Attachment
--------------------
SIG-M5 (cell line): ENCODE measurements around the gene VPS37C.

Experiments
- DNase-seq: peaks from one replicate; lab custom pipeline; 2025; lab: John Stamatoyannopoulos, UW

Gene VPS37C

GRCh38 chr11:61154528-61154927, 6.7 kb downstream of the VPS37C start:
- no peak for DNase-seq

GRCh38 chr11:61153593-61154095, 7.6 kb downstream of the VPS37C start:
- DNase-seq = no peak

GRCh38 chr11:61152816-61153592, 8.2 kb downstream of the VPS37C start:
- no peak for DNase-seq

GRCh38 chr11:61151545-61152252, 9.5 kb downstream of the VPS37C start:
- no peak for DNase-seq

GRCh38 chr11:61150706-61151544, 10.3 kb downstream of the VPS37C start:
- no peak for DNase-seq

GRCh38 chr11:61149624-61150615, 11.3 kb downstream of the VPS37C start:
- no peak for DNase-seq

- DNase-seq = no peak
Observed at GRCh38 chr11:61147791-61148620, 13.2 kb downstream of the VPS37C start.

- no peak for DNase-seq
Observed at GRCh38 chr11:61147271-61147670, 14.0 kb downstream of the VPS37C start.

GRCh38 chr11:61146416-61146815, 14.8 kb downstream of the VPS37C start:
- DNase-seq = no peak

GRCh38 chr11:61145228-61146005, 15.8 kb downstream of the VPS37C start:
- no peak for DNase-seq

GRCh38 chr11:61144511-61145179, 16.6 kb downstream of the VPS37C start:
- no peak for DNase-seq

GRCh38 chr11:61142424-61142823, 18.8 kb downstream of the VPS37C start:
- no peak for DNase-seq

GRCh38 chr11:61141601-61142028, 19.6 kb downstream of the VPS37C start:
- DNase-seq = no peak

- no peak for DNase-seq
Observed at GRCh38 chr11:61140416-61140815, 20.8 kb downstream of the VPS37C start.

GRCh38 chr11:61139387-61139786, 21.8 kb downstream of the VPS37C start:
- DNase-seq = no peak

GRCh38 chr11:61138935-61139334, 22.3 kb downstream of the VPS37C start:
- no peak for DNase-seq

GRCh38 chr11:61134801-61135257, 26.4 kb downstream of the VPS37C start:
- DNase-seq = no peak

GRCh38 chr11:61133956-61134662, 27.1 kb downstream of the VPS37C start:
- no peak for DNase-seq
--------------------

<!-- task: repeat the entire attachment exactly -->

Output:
SIG-M5 (cell line): ENCODE measurements around the gene VPS37C.

Experiments
- DNase-seq: peaks from one replicate; lab custom pipeline; 2025; lab: John Stamatoyannopoulos, UW

Gene VPS37C

GRCh38 chr11:61154528-61154927, 6.7 kb downstream of the VPS37C start:
- no peak for DNase-seq

GRCh38 chr11:61153593-61154095, 7.6 kb downstream of the VPS37C start:
- DNase-seq = no peak

GRCh38 chr11:61152816-61153592, 8.2 kb downstream of the VPS37C start:
- no peak for DNase-seq

GRCh38 chr11:61151545-61152252, 9.5 kb downstream of the VPS37C start:
- no peak for DNase-seq

GRCh38 chr11:61150706-61151544, 10.3 kb downstream of the VPS37C start:
- no peak for DNase-seq

GRCh38 chr11:61149624-61150615, 11.3 kb downstream of the VPS37C start:
- no peak for DNase-seq

- DNase-seq = no peak
Observed at GRCh38 chr11:61147791-61148620, 13.2 kb downstream of the VPS37C start.

- no peak for DNase-seq
Observed at GRCh38 chr11:61147271-61147670, 14.0 kb downstream of the VPS37C start.

GRCh38 chr11:61146416-61146815, 14.8 kb downstream of the VPS37C start:
- DNase-seq = no peak

GRCh38 chr11:61145228-61146005, 15.8 kb downstream of the VPS37C start:
- no peak for DNase-seq

GRCh38 chr11:61144511-61145179, 16.6 kb downstream of the VPS37C start:
- no peak for DNase-seq

GRCh38 chr11:61142424-61142823, 18.8 kb downstream of the VPS37C start:
- no peak for DNase-seq

GRCh38 chr11:61141601-61142028, 19.6 kb downstream of the VPS37C start:
- DNase-seq = no peak

- no peak for DNase-seq
Observed at GRCh38 chr11:61140416-61140815, 20.8 kb downstream of the VPS37C start.

GRCh38 chr11:61139387-61139786, 21.8 kb downstream of the VPS37C start:
- DNase-seq = no peak

GRCh38 chr11:61138935-61139334, 22.3 kb downstream of the VPS37C start:
- no peak for DNase-seq

GRCh38 chr11:61134801-61135257, 26.4 kb downstream of the VPS37C start:
- DNase-seq = no peak

GRCh38 chr11:61133956-61134662, 27.1 kb downstream of the VPS37C start:
- no peak for DNase-seq